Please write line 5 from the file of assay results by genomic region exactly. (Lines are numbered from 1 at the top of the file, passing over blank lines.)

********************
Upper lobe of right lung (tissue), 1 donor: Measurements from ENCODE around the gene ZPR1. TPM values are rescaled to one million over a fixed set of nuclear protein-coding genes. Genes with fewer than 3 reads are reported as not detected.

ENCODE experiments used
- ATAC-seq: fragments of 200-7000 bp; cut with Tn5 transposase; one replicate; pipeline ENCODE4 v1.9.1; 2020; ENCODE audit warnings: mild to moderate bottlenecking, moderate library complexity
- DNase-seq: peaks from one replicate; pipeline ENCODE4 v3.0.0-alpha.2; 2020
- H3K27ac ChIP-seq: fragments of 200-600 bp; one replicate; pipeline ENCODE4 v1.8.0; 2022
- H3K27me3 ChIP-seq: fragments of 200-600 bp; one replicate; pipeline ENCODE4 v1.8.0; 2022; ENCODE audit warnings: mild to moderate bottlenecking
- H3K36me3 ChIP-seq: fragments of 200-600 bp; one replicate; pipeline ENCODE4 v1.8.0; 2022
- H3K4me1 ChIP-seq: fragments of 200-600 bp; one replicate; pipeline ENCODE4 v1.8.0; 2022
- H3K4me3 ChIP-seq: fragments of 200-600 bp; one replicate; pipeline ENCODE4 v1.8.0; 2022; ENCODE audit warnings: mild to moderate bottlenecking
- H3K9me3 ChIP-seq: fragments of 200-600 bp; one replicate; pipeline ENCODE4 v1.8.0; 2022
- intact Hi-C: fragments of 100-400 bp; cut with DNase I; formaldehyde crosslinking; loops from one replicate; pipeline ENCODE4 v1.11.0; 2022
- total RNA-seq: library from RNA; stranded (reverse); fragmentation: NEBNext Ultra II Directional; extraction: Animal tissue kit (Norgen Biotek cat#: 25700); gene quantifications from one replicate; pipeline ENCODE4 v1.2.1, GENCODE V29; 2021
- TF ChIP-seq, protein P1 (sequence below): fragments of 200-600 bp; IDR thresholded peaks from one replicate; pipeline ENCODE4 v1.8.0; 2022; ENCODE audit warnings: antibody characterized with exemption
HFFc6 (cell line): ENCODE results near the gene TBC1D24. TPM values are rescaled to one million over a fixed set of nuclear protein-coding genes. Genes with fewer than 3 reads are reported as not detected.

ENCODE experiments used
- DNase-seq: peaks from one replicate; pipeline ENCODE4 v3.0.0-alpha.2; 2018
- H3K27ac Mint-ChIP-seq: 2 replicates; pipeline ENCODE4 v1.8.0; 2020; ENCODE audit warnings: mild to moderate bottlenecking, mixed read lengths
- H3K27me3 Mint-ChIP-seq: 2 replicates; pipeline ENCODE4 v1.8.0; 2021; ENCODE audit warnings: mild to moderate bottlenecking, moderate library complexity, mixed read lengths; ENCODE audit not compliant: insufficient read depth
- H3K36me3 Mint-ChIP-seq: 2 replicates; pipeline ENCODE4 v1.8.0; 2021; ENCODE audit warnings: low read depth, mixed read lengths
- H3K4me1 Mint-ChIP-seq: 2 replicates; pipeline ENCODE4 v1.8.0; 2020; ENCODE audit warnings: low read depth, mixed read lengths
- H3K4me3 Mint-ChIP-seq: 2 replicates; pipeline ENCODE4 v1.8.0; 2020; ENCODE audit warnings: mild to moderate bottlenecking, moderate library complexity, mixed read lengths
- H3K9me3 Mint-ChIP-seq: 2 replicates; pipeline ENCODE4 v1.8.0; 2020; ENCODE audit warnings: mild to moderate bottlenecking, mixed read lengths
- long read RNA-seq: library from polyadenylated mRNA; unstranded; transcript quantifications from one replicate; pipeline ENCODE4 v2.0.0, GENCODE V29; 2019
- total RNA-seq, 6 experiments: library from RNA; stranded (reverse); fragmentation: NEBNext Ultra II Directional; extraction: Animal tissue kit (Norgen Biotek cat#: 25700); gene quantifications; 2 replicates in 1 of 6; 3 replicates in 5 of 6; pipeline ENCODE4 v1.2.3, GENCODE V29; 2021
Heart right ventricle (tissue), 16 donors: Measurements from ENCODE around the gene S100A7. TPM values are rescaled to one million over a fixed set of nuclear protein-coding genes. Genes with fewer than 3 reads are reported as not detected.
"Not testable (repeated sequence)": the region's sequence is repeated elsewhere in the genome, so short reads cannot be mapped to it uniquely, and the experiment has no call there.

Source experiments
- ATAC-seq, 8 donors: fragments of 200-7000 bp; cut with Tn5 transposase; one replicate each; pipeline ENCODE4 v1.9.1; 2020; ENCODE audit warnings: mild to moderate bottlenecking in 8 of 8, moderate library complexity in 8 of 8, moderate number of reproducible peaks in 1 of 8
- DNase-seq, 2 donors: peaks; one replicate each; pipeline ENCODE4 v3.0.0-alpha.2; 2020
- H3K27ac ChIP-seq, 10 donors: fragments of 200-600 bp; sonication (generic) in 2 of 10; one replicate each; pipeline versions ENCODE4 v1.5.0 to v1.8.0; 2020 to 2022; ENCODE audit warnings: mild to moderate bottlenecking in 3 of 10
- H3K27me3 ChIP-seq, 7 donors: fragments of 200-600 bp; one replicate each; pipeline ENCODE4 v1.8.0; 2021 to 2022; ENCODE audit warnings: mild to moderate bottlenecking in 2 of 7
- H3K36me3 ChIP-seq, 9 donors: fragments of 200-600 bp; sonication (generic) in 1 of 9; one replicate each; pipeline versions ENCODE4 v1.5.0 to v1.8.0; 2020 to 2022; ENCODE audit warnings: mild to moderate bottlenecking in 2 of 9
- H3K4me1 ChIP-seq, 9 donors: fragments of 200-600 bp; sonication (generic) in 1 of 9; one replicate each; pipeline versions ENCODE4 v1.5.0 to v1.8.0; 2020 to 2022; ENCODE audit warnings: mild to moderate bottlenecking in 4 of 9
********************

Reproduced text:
- H3K27ac ChIP-seq: fragments of 200-600 bp; one replicate; pipeline ENCODE4 v1.8.0; 2022